The Episcopal Church
Saint Stephen’s is a parish of the Episcopal Church, which belongs to the Anglican Communion, the worldwide fellowship of national and regional Churches in communion with the Archbishop of Canterbury in England. The Anglican Communion is the third largest body of Christians in the world, after the Roman Catholic and Eastern Orthodox Churches.
The Episcopal Church got its start during the British colonization of North America – beginning in Jamestown, Virginia – when English colonists brought the Anglican Church with them. After the American Revolution, congregations and clergy formerly belonging to the Church of England reorganized themselves as an independent and self-governing American Church, with its own Prayer Book, bishops, dioceses, and administrative structures.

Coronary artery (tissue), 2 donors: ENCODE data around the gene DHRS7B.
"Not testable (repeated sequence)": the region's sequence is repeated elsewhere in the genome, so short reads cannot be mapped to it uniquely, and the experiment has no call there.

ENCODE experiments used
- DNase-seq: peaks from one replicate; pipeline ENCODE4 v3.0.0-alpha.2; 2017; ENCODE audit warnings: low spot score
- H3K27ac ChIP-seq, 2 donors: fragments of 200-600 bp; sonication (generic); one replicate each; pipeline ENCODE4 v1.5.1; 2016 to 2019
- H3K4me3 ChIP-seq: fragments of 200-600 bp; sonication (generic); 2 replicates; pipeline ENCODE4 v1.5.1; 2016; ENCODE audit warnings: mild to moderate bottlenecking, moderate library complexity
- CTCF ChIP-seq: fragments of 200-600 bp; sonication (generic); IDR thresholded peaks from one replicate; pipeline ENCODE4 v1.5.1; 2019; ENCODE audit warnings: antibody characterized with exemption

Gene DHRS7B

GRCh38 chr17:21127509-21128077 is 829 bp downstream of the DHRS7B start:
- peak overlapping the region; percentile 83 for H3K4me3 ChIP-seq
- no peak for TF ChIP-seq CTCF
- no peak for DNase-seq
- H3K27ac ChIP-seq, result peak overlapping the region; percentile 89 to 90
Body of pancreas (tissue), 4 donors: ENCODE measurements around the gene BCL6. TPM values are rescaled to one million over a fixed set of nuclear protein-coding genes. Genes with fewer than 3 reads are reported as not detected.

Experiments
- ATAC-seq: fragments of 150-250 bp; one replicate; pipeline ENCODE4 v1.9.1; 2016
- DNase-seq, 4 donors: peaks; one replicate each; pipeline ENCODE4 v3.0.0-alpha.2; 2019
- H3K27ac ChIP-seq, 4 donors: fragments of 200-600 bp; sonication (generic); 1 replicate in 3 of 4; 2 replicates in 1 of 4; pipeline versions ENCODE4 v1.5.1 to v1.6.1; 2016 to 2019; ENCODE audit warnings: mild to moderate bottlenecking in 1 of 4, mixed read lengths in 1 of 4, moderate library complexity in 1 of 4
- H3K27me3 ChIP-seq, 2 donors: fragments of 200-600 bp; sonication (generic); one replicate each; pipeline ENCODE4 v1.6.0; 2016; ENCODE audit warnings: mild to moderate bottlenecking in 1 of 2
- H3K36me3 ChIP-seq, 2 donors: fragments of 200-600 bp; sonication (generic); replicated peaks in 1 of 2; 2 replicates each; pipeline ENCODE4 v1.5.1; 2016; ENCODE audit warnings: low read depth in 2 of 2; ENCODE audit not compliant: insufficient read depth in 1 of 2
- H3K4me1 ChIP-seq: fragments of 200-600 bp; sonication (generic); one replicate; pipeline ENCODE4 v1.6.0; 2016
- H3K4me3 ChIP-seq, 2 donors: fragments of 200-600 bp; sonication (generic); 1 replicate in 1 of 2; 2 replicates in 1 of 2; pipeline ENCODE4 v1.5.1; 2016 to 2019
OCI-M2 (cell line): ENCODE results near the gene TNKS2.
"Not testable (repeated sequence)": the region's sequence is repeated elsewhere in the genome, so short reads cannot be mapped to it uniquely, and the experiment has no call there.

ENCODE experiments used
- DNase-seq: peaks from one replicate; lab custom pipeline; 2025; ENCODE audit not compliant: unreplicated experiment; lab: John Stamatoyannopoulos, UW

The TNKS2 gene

What does it mean when we say we're Anglo-Catholic?
Saint Stephen’s stands in the “Anglo-Catholic” tradition of the Episcopal Church and Anglicanism. After the Church of England separated from the Church of Rome in the sixteenth century, some Church members still sought to maintain continuity with their Catholic heritage. This movement started to gain traction in the late 1830s, around the same time this parish was founded. As people sought to recover ancient practices and reclaim the divine, mystical nature of the Church, things like ornate vestments, the burning of incense and candles, and chanting much of the service became commonplace.
Much of the Episcopal Church's worship is now centered around the Eucharist -- the Sacrament of Christ's Body and Blood. As Anglo-Catholics, we honor the Real Presence of Christ in this Sacrament through certain gestures like making the sign of the cross, touching our knee to the ground, and using incense and candles to draw attention to the Living God in our very midst.